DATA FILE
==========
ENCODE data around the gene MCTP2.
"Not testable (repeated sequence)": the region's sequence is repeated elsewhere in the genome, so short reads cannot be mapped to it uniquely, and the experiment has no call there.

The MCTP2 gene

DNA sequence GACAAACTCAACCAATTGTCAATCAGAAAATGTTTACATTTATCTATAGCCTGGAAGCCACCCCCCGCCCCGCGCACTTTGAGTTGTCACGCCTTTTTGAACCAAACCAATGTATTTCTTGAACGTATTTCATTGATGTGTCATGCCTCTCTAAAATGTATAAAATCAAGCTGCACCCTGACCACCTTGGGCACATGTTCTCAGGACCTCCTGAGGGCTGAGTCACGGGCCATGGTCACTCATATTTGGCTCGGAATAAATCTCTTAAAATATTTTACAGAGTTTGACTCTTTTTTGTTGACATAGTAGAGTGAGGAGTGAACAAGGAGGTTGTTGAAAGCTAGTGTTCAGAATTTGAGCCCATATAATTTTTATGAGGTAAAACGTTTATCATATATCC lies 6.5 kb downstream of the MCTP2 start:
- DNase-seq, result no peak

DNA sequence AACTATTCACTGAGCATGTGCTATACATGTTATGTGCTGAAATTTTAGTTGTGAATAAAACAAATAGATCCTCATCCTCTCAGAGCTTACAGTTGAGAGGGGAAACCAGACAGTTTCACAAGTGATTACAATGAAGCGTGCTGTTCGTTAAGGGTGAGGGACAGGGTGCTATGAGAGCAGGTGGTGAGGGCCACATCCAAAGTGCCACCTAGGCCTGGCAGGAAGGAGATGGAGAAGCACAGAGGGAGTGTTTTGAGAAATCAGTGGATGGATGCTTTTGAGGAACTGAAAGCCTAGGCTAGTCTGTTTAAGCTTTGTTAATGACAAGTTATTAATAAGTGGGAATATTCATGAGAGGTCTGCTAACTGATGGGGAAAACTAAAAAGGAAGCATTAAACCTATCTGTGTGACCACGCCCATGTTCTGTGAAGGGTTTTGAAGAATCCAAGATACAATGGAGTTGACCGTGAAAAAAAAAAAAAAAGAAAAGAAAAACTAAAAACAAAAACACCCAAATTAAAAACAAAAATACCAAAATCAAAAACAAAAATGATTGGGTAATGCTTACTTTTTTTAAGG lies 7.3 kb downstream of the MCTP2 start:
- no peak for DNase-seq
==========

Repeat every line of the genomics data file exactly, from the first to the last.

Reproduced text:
ENCODE data around the gene MCTP2.
"Not testable (repeated sequence)": the region's sequence is repeated elsewhere in the genome, so short reads cannot be mapped to it uniquely, and the experiment has no call there.

The MCTP2 gene

DNA sequence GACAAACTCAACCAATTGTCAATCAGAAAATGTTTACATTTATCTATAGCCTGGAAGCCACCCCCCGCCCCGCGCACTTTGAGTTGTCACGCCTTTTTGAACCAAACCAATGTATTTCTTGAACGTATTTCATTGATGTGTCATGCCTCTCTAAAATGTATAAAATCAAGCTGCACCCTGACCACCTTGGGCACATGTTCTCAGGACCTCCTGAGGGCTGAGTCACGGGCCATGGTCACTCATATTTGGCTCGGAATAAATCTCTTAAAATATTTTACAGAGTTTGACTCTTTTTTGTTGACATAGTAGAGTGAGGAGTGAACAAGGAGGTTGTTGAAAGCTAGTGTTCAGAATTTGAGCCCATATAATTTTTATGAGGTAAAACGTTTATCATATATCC lies 6.5 kb downstream of the MCTP2 start:
- DNase-seq, result no peak

DNA sequence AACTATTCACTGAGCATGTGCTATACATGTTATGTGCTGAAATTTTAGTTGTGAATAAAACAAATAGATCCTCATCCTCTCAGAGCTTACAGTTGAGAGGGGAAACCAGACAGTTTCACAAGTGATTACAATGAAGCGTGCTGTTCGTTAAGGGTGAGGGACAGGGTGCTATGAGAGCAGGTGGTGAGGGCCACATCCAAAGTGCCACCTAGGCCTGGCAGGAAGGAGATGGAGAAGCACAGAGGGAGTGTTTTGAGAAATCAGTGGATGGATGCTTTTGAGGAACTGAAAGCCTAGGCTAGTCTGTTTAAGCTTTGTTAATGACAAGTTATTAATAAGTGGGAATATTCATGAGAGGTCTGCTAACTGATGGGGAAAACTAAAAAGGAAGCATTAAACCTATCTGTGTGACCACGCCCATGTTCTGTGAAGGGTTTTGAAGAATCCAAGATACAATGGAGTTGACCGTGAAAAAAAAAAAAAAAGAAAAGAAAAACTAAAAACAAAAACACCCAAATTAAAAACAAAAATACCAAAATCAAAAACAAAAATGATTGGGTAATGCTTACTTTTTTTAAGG lies 7.3 kb downstream of the MCTP2 start:
- no peak for DNase-seq